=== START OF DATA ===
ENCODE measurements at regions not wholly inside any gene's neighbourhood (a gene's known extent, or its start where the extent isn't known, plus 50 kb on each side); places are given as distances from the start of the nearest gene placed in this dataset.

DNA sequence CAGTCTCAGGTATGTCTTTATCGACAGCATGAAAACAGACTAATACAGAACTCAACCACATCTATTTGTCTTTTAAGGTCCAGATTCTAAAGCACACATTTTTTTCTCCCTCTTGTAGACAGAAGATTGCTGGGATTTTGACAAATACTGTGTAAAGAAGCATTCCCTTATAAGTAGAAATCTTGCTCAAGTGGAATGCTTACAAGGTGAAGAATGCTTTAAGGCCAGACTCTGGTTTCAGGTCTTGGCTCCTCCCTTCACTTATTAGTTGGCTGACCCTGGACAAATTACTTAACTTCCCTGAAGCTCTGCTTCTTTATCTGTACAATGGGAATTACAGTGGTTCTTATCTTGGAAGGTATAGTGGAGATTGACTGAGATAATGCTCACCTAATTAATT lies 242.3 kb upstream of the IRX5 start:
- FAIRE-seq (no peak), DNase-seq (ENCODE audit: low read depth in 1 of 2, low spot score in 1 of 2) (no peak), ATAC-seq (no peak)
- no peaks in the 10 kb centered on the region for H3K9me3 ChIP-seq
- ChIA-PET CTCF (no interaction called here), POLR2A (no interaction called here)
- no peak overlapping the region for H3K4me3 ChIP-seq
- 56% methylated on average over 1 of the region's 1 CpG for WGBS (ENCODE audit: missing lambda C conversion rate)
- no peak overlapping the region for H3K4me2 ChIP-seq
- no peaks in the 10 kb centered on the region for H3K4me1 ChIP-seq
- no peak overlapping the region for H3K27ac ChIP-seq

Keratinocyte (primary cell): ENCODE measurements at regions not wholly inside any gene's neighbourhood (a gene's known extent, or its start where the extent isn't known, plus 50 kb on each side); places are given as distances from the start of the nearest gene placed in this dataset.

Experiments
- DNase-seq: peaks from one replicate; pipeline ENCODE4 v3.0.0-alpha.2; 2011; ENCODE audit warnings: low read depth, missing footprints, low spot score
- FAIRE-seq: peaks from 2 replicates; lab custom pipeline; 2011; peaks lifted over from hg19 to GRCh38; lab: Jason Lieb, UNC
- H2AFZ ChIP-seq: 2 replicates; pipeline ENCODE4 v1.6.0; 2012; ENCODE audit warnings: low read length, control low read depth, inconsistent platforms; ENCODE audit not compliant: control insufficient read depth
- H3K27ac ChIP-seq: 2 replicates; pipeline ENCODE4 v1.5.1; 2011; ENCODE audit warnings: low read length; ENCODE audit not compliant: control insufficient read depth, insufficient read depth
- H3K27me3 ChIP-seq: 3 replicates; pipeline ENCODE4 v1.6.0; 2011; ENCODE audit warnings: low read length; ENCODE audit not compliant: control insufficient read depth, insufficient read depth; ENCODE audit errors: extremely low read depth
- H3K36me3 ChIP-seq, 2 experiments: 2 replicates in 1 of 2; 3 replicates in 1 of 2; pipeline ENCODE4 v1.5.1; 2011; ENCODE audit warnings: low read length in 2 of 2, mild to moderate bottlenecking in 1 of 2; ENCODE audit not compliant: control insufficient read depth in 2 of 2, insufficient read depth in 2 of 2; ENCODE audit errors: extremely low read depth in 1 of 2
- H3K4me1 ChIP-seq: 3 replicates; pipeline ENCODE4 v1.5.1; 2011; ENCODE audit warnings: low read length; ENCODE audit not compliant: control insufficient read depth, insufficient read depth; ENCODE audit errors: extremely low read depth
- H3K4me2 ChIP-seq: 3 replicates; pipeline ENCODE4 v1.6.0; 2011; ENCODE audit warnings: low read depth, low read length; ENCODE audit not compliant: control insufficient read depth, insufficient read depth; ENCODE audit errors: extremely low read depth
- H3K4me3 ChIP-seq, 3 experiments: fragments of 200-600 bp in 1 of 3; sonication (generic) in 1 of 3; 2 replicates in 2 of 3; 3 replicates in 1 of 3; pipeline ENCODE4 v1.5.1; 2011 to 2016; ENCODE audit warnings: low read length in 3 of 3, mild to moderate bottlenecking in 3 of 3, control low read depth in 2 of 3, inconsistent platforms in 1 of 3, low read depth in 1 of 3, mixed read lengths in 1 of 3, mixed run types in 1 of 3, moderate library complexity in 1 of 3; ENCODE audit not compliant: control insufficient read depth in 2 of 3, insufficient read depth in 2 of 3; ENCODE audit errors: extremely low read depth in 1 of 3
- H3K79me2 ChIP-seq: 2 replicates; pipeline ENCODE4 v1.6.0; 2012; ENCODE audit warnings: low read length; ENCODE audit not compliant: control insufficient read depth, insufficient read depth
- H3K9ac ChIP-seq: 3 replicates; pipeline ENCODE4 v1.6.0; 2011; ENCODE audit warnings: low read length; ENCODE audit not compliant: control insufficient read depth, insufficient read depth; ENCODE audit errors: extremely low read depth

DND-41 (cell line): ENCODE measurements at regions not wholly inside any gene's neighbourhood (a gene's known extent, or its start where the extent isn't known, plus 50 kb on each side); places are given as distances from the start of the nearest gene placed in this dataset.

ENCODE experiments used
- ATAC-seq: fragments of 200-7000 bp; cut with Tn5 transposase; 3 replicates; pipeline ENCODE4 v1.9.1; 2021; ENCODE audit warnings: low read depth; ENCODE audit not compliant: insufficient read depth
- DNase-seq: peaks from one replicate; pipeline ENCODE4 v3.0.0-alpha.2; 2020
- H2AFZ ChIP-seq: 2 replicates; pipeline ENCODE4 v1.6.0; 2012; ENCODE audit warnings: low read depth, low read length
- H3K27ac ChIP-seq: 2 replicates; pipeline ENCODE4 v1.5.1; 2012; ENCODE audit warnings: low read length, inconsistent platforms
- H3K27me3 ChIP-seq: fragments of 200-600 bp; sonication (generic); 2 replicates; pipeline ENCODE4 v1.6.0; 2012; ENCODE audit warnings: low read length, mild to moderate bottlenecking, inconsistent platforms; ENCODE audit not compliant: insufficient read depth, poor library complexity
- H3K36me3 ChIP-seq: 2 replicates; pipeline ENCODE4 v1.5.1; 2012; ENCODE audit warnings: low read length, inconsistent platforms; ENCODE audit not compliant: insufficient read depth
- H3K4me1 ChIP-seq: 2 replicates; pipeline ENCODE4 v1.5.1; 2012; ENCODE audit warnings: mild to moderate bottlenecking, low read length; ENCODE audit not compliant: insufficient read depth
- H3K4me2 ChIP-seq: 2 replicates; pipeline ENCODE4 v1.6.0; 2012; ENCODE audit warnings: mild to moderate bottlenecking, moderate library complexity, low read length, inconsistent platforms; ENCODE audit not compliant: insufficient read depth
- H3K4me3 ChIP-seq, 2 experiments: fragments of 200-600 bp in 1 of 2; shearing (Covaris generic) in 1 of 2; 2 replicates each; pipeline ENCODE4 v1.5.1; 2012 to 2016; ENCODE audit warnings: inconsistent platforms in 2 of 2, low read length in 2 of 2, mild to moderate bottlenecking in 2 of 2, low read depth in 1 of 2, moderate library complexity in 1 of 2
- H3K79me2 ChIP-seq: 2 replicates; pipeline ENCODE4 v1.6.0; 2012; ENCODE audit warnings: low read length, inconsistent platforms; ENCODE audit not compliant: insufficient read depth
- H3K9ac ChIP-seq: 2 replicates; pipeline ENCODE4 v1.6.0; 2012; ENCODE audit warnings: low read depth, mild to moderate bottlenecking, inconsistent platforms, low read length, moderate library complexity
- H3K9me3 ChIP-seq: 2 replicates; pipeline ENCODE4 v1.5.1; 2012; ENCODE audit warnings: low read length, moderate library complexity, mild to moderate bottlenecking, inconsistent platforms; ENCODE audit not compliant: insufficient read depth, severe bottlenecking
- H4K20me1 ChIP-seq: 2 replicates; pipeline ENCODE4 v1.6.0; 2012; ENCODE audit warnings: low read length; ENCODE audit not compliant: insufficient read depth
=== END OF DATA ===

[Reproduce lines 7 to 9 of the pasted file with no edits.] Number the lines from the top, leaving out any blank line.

- 56% methylated on average over 1 of the region's 1 CpG for WGBS (ENCODE audit: missing lambda C conversion rate)
- no peak overlapping the region for H3K4me2 ChIP-seq
- no peaks in the 10 kb centered on the region for H3K4me1 ChIP-seq